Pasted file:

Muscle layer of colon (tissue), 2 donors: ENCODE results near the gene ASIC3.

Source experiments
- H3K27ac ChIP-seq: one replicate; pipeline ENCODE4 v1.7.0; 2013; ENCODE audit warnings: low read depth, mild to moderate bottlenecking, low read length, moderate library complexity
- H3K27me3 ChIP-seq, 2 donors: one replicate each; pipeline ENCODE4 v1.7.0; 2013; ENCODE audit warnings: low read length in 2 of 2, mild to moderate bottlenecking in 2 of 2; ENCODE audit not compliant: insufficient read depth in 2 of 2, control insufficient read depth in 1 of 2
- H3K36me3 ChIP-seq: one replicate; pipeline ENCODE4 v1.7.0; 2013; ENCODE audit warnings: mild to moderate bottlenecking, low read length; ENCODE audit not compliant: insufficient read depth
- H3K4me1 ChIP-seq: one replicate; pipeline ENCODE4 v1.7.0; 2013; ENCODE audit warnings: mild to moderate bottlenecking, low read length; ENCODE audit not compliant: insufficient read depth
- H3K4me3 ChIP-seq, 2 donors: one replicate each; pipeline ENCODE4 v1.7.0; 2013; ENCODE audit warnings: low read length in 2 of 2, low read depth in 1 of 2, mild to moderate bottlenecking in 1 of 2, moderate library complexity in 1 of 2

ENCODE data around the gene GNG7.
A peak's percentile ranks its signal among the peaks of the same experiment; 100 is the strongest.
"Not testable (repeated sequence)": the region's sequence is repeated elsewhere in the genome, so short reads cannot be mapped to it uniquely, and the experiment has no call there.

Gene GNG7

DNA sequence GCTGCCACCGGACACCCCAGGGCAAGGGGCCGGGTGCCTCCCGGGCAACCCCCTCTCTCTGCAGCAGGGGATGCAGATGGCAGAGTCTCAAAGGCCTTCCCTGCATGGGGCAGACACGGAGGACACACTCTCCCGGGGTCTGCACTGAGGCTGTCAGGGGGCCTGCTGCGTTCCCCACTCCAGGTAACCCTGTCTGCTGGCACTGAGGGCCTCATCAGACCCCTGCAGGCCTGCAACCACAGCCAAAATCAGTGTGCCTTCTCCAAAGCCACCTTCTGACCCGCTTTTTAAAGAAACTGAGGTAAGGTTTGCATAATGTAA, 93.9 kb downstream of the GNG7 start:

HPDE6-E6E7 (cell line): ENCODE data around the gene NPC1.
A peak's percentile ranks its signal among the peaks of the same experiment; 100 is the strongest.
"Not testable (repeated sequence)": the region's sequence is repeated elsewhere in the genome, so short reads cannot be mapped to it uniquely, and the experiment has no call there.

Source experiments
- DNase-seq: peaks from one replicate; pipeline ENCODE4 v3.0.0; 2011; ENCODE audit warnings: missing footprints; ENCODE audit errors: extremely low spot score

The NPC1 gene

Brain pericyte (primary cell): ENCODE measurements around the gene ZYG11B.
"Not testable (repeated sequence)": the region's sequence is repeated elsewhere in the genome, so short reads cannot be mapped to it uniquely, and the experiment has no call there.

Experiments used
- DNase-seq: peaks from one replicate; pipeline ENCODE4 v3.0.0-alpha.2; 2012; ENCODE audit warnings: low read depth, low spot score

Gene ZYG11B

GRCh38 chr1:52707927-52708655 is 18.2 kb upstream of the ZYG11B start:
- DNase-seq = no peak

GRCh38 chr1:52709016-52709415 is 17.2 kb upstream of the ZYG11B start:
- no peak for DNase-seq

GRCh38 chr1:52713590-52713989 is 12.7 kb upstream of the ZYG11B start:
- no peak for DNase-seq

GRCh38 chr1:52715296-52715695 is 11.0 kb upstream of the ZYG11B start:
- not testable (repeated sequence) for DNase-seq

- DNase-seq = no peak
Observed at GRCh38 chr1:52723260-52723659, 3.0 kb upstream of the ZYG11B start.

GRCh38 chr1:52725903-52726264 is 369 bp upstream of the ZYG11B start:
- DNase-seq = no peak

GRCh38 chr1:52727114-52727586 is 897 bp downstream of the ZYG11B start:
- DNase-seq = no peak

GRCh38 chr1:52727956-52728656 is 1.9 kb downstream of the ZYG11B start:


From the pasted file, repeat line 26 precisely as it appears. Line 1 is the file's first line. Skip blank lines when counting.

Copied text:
GRCh38 chr1:52709016-52709415 is 17.2 kb upstream of the ZYG11B start: